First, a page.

An international research team is currently working on a new United Nations project to develop mobile instruments for the authentication of food products. For their project, the scientists are hoping to harness nuclear technologies that are already in use in the fight against drug trafficking.

Usually, specialised laboratories are needed for the investigation and authentication of food items and their contents: However, many countries lack the necessary resources for such facilities and the review process is often lengthy as well as costly. Therefore, researchers from 13 countries are now looking for an alternative in a new project for the Food and Agriculture Organization (FAO) of the United Nations and the International Atomic Energy Agency Organization (IAEA).

“The goal is to make available low-cost devices and methods for food authorities to use directly in the streets and markets, particularly in developing countries,” explains Simon Kelly, food safety specialist and project manager.

During the planning of such a mobile device, the researchers make use of current state-of-art technical achievements. “The development of high performance hand-held computing devices, such as smart phones, has enabled a new generation of instruments that can be used outside the traditional laboratory environment,” explains Iain Darby, head of the IAEA’s Nuclear Science and Instrumentation Laboratory.” Of particular interest to the project is the so-called ion-mobility spectrometer, which uses nuclear technologies and is already being used by customs authorities for the chemical analysis and detection of possible explosives or illegal drugs.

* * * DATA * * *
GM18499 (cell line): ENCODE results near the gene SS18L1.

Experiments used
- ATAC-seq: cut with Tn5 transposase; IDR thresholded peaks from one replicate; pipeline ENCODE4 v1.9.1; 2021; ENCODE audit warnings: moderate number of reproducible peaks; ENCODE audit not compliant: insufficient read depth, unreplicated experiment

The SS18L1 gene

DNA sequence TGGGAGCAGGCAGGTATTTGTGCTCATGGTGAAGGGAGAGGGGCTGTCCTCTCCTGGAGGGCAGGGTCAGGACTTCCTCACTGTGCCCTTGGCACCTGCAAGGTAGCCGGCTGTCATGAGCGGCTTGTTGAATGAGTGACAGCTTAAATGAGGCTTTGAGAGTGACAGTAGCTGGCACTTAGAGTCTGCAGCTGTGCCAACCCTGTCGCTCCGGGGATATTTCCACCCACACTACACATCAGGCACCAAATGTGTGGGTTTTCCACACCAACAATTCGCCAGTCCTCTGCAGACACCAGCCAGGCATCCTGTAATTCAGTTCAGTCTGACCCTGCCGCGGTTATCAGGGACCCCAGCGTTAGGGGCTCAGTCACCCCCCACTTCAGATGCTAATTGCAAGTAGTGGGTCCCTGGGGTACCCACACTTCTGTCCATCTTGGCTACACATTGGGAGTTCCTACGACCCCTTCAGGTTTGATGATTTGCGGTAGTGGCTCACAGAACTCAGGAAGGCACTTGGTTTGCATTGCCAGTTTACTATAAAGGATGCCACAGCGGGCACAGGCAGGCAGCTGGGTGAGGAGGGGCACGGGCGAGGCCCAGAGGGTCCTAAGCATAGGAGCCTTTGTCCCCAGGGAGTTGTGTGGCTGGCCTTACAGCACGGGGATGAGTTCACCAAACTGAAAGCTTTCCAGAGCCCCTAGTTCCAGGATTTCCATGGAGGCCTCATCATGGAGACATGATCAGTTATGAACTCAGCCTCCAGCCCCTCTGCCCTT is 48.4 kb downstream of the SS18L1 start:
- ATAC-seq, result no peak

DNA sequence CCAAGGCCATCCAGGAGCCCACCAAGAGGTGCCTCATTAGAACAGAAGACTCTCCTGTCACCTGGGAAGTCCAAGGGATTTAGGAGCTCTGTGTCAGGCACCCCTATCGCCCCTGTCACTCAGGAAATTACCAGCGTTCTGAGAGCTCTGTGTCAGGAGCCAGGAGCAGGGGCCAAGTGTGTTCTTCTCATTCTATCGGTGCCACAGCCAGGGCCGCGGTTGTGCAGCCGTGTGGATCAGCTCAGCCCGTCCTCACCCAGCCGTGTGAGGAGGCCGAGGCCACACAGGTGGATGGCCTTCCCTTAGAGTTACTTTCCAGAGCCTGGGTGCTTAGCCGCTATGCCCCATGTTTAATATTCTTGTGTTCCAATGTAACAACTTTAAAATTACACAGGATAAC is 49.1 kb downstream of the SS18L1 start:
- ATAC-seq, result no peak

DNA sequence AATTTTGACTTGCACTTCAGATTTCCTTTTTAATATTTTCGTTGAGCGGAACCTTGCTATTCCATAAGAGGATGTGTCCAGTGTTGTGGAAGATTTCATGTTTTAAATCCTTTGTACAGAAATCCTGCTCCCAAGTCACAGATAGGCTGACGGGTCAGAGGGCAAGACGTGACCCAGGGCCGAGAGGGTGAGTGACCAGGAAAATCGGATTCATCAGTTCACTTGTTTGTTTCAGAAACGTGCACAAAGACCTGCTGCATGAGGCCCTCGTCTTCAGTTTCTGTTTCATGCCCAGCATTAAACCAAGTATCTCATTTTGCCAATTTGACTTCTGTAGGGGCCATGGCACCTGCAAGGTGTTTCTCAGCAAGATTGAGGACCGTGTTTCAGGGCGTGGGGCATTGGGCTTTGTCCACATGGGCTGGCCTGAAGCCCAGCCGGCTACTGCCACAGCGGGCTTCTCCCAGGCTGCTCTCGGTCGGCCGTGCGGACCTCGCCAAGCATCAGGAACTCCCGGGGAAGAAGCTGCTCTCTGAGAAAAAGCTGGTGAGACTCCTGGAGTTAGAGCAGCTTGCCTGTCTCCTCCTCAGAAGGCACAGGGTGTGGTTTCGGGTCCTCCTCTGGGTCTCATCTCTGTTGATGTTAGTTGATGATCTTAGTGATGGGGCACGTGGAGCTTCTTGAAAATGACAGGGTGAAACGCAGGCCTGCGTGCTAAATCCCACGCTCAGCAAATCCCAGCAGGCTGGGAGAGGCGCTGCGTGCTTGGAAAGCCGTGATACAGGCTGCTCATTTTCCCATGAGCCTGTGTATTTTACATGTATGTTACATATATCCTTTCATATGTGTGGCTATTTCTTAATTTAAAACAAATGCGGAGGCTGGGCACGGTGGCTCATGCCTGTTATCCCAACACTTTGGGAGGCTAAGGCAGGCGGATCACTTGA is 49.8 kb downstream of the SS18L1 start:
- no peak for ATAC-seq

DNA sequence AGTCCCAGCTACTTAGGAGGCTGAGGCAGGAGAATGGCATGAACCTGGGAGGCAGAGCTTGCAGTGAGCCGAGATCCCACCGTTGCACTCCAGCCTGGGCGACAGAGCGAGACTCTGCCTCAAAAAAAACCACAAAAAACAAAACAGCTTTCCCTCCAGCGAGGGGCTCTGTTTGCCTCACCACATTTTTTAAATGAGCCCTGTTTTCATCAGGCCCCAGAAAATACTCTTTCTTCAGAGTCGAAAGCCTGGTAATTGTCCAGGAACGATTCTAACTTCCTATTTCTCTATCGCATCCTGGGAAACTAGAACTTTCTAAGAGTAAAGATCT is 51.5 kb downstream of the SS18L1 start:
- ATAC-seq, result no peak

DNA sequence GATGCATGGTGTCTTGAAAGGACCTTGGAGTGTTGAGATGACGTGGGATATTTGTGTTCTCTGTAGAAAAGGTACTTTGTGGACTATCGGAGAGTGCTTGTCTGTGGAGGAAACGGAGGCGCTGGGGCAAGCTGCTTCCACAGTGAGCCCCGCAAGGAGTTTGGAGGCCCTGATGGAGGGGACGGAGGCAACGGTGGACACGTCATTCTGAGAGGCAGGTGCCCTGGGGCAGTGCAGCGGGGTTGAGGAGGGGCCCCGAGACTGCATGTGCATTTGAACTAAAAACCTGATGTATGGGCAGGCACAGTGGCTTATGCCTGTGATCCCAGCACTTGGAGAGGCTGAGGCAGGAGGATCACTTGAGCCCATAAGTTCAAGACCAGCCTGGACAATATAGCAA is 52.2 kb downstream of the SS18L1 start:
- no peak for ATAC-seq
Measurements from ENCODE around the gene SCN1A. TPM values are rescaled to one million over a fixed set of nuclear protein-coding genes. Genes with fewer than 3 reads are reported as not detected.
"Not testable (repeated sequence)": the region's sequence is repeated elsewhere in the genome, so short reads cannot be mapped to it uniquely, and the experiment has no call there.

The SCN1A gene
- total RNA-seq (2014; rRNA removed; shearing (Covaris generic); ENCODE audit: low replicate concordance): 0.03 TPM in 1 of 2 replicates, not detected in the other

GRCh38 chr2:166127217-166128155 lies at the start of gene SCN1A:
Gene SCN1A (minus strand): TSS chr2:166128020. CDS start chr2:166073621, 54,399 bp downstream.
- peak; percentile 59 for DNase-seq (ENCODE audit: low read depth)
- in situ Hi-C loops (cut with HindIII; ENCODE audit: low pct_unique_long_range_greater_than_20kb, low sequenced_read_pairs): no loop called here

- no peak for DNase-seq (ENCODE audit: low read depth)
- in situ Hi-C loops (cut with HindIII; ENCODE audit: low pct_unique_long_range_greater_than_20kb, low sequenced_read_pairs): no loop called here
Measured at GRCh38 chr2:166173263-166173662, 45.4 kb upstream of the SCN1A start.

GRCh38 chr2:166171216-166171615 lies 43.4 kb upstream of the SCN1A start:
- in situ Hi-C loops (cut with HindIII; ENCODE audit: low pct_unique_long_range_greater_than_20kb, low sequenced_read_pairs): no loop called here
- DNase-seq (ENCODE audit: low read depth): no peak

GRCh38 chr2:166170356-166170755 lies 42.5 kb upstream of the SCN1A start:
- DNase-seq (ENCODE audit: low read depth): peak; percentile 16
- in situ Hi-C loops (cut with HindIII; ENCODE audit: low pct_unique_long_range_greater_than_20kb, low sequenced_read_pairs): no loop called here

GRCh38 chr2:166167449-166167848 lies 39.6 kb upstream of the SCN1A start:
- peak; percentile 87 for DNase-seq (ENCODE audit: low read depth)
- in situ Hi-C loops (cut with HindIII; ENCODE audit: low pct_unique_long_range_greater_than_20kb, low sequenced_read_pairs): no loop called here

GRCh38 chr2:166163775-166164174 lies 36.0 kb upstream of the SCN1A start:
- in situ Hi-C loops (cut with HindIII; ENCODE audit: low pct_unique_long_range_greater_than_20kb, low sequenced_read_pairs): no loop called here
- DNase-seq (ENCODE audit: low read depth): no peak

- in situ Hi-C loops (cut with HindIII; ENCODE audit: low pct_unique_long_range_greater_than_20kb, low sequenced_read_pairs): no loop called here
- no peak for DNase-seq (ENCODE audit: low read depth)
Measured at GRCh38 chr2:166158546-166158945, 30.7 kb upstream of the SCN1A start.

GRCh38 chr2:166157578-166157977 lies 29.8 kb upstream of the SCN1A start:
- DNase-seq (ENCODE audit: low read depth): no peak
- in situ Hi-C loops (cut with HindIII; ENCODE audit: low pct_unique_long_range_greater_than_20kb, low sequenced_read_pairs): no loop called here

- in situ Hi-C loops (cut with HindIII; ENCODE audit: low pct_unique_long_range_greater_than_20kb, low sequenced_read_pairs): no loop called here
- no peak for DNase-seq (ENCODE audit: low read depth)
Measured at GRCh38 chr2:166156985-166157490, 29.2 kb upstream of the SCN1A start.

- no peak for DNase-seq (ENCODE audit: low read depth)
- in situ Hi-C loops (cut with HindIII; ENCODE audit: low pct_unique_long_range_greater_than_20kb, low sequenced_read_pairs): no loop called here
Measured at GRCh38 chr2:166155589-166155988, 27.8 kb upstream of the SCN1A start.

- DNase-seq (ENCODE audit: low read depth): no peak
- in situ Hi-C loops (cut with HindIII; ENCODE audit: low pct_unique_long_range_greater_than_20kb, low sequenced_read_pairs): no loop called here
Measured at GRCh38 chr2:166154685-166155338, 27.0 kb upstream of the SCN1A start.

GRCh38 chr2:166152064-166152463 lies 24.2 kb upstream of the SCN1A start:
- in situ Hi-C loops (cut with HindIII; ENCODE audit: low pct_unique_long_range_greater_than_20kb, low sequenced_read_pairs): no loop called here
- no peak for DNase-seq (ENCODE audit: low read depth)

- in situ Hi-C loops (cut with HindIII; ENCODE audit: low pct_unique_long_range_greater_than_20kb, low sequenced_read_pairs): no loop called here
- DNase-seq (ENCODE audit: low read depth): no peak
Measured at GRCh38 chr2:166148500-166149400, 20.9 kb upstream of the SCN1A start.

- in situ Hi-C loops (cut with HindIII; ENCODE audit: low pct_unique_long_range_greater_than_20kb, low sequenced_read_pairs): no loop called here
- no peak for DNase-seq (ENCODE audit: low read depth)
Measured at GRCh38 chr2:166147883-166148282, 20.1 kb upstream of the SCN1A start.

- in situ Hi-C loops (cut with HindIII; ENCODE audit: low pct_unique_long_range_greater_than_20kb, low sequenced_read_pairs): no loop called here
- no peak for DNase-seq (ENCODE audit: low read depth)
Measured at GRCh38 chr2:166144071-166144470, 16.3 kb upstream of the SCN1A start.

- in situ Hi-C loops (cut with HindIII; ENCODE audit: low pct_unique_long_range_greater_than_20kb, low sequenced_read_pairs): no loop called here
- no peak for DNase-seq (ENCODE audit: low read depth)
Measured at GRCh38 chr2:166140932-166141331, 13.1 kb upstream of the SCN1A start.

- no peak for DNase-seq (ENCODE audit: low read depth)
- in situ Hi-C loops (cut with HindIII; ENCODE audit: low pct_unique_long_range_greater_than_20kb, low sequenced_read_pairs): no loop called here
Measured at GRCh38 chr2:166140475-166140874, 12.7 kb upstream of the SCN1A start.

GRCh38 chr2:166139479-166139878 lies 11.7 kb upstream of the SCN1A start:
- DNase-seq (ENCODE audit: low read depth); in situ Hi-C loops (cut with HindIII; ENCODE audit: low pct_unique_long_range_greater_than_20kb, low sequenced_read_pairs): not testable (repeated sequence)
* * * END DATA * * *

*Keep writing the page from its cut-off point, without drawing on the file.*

If the researchers manage to develop such a device, on-the-spot inspections could be conducted to examine food products for manipulation, pollutants, mold and counterfeiting in particular. An important aspect for the researchers since labels and proofs of origin are repeatedly counterfeited in the food sector.

As milk powders and vegetable oils are particularly targeted by counterfeiters, the researchers are initially concentrating on the development of suitable solutions for the authentication of these products. Last year, Chinese authorities for example confiscated about 17,000 units of the fake baby food while in Italy, a total of 22 tons of counterfeit olive oil were seized during a single raid (we reported respectively).

The countries participating in the project are Austria, Belgium, China, India, Malaysia, Morocco, Russia, Sweden, Singapore, Sri Lanka, Uganda, the United Kingdom and the United States. In addition, the project is supported by contributions from Germany. Initial results are expected within the next two years.

Sources: United Nations, Securing Industry